By Blake Hill, FCIA, member of the CIA Single Topic Task Force on Risk Classification
The latest buzz phrase in the insurance industry is “embedded insurance,” which presents an opportunity to seamlessly offer protection in real time given a proactive approach to risk management. Underpinning embedded insurance is the ability to personalize insurance. This requires that customers understand the necessity of sharing more data with their insurance providers.
Over the past seven years, I have been involved in customer engagement and bringing health and wellness programs to insurance customers, both during my time with an insurance provider and now as I work for Dacadoo, an insurtech company and a leading provider in this space. Through this experience, I have seen an array of attitudes from actuaries, underwriters, marketers, and insurance regulators to programs that gather real-time data (on lifestyle, blood pressure, and the like).
These programs are meant to improve the lives of customers by offering ever-relevant services and support. The ability to offer relevant feedback to a customer relies on gathering data on the customer and personalizing the customer experience, and with this type of ongoing data insurance, services can indeed be personalized. This also creates new opportunities for insurance companies.
This is the point, however, at which differing perspectives on how the data can be used enter the conversation; some perspectives are based on the fear of “what if it is used irresponsibly,” while others are optimistic and focus on the numerous benefits. Regardless of your point of view, both perspectives are crucial and will aid in the development of a solution that will benefit all parties. In fact, the opportunity to encourage a robust and open dialogue on this topic was key in my decision to volunteer with the CIA task force on risk classification, which recently released its Big data and risk classification: Understanding the actuarial and social issues statement.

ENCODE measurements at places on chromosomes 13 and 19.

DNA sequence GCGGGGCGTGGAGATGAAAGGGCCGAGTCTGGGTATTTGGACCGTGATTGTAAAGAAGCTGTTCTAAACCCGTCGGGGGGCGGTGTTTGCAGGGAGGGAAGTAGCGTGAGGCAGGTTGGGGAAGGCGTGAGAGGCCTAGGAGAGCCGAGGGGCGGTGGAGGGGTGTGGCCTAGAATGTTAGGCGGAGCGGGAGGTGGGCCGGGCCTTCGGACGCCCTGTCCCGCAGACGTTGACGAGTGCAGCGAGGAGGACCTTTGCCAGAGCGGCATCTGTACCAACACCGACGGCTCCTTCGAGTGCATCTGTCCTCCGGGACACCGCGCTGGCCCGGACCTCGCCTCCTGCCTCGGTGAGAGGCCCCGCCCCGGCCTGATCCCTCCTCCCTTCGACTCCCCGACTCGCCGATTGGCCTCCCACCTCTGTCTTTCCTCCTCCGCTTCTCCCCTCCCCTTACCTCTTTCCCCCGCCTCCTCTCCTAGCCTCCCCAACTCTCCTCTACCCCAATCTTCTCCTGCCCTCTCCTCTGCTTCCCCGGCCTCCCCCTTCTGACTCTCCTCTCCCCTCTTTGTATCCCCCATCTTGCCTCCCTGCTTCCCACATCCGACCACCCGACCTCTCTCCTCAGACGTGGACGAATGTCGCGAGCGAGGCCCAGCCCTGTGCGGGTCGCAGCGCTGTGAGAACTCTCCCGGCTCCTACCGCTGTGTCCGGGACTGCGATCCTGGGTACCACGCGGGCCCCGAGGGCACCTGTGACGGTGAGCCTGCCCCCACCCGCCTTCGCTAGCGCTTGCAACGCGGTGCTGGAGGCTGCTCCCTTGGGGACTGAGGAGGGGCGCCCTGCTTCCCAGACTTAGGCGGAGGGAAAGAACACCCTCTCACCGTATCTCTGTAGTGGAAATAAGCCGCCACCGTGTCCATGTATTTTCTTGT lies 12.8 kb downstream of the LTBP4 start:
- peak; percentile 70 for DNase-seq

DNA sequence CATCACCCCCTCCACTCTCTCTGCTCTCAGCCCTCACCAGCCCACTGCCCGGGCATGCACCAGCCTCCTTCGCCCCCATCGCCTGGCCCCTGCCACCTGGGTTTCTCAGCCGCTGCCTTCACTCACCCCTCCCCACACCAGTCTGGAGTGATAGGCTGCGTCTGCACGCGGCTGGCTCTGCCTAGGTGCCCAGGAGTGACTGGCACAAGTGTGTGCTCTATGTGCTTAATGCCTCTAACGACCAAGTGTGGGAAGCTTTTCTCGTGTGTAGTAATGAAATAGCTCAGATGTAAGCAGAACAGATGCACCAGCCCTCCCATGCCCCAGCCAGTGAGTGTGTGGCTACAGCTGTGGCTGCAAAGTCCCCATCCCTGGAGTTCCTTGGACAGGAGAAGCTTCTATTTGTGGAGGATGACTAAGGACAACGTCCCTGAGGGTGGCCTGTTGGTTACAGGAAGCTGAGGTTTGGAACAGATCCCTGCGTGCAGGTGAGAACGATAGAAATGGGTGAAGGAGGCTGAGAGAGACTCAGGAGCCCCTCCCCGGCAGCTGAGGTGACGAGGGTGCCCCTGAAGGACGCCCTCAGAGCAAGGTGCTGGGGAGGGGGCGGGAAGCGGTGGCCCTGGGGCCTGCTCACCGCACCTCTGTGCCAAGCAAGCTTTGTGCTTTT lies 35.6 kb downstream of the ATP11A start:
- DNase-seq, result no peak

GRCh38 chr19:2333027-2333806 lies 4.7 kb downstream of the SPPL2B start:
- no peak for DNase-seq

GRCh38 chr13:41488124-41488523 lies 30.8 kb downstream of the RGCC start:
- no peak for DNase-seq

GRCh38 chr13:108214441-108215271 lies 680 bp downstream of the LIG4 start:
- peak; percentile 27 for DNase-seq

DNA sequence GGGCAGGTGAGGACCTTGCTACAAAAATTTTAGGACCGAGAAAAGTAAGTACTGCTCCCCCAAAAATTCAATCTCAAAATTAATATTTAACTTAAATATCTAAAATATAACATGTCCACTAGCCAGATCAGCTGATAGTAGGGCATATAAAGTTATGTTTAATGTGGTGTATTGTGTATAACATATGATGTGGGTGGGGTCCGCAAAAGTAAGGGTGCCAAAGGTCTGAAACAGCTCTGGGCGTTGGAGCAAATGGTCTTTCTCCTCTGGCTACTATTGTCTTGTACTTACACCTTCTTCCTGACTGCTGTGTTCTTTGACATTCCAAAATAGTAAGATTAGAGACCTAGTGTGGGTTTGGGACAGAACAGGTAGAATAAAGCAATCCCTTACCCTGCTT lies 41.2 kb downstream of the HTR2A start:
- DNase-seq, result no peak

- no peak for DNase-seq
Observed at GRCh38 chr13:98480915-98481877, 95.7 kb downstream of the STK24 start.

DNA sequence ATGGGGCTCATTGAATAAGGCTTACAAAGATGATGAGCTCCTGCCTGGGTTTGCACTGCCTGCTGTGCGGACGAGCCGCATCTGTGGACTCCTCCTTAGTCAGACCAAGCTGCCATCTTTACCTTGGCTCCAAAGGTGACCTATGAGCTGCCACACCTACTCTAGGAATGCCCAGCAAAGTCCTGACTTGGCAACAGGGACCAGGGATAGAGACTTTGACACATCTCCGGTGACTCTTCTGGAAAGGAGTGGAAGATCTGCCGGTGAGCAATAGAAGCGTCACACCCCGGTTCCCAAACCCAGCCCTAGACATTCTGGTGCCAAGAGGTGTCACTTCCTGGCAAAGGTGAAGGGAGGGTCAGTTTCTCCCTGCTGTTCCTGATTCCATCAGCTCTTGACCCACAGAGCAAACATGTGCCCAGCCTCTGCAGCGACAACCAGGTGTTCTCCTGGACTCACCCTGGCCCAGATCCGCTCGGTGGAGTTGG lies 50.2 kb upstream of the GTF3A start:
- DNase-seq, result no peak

There are practical examples to readily consider, such as in auto insurance, where routes for delivery drivers are updated in real time to avoid areas of traffic congestion and higher accident risks (e.g., left-hand turns in major intersections). Likewise, in home insurance, the ability to collect water-usage data can aid flood risk management. Despite the best of intentions, consumers of these types of insurance may have differing viewpoints, from gratitude for the support to fear, and even distaste, that they are being tracked.
The competing forces of risk sharing and moral hazard have always been present in insurance, and increasing the number of risk classes has been a result. But with recent advancements in technology, the improved ability to gather data increases competition between risk pooling and creating new risk classes (or personalization of risks).
It should also be noted that personalization of risks may drive risk pools so shallow that they contain only a few individuals, thereby negating the ability to share risk in an insurance pool.
Finding the balance will be an ongoing act, considering the views of different consumers and insurers, as well as competition in the marketplace and oversight by governing bodies, aiding in this evolution. For now, I highly recommend the CIA’s statement on big data and risk classification as a starting point in this discussion.
Fundamental to our evolution is the ability to discover and learn, powered by data.
This article reflects the opinion of the author and does not represent an official statement of the CIA.